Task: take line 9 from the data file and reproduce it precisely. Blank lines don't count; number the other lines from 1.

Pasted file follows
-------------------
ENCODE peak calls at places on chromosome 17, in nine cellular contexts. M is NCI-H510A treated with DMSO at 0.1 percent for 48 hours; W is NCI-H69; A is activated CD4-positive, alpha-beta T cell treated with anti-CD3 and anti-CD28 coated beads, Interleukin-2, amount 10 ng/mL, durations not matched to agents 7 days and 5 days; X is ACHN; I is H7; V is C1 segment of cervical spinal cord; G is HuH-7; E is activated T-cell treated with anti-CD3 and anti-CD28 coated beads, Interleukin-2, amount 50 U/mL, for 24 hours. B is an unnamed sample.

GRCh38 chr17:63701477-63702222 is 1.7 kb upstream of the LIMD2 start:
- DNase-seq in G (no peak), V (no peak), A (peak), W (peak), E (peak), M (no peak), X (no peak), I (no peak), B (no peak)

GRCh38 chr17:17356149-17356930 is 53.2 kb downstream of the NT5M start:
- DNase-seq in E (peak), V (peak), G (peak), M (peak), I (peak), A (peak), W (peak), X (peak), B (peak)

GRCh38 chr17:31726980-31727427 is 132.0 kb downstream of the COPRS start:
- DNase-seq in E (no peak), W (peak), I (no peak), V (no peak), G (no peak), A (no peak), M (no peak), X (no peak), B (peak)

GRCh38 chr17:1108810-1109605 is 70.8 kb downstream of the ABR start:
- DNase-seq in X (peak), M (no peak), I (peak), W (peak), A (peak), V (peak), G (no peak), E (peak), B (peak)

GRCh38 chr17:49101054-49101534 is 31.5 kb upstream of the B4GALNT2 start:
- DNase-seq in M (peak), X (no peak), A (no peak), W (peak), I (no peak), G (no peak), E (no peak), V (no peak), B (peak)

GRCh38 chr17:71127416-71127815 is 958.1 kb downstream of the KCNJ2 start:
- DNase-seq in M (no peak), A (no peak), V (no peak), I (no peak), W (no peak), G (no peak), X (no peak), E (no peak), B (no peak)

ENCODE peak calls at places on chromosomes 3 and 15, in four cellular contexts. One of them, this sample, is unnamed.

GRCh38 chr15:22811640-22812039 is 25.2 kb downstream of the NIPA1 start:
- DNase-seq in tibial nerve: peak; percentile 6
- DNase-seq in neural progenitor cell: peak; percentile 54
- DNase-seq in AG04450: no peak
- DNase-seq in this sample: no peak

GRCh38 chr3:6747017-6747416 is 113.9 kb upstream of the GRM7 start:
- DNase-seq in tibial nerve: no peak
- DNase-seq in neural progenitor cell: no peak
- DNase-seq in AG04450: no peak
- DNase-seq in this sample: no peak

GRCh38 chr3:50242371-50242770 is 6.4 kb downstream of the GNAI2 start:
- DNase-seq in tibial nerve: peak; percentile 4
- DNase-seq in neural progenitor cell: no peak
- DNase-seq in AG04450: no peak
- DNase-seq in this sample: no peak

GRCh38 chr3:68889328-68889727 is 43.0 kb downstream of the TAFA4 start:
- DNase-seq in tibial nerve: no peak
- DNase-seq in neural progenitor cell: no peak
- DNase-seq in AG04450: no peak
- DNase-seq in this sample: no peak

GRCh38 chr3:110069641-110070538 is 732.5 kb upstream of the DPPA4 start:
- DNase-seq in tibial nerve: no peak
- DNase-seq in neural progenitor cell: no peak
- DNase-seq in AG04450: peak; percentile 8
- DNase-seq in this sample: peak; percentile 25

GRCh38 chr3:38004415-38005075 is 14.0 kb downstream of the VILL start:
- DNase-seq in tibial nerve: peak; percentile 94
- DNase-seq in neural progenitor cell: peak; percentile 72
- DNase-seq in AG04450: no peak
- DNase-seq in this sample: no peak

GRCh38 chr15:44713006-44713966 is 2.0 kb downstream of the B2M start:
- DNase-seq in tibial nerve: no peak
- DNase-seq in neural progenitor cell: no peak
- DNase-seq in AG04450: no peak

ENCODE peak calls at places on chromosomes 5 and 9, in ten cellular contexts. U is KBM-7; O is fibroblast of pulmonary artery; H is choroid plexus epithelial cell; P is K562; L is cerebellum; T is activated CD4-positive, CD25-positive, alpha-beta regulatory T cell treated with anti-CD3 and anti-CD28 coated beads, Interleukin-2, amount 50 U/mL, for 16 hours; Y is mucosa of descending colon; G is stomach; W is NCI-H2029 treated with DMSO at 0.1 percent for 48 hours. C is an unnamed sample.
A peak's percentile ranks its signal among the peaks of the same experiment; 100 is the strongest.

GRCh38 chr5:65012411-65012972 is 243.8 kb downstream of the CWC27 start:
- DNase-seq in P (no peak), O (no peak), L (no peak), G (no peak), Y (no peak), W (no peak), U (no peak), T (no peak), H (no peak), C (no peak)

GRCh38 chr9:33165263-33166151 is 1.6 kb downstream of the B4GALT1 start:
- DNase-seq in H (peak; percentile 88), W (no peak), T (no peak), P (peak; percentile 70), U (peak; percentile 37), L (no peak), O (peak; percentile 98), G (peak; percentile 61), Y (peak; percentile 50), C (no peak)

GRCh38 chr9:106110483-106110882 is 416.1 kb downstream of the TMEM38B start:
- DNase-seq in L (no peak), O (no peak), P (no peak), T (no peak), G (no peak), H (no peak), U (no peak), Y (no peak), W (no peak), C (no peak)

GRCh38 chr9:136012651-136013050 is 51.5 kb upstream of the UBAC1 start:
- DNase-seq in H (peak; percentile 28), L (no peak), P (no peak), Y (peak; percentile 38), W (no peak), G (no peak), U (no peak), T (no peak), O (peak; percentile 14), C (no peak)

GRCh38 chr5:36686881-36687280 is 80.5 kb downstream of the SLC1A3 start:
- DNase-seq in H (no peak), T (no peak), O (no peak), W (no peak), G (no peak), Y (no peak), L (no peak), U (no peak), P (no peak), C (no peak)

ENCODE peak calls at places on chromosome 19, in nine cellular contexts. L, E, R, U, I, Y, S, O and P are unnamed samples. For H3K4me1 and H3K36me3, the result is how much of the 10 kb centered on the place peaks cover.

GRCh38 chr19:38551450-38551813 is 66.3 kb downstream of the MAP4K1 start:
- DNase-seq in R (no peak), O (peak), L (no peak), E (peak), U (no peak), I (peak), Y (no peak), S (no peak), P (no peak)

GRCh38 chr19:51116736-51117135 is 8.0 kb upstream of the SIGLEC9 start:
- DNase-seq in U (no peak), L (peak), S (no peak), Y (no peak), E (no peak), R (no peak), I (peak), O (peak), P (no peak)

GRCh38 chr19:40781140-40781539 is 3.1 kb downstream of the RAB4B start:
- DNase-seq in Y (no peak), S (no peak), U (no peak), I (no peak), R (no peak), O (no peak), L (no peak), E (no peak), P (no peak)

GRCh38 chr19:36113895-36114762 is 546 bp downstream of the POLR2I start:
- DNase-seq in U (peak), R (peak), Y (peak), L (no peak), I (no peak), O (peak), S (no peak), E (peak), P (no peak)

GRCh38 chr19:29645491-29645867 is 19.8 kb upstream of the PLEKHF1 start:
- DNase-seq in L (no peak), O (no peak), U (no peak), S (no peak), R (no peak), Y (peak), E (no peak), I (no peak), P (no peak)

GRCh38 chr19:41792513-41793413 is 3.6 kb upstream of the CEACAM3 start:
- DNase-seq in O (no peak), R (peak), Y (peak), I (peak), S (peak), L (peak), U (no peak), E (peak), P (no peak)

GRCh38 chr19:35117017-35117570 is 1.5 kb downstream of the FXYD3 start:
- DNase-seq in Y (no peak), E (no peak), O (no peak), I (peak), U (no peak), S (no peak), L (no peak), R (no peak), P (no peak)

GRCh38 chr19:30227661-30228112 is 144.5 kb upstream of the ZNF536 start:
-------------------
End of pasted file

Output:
- DNase-seq in X (peak), M (no peak), I (peak), W (peak), A (peak), V (peak), G (no peak), E (peak), B (peak)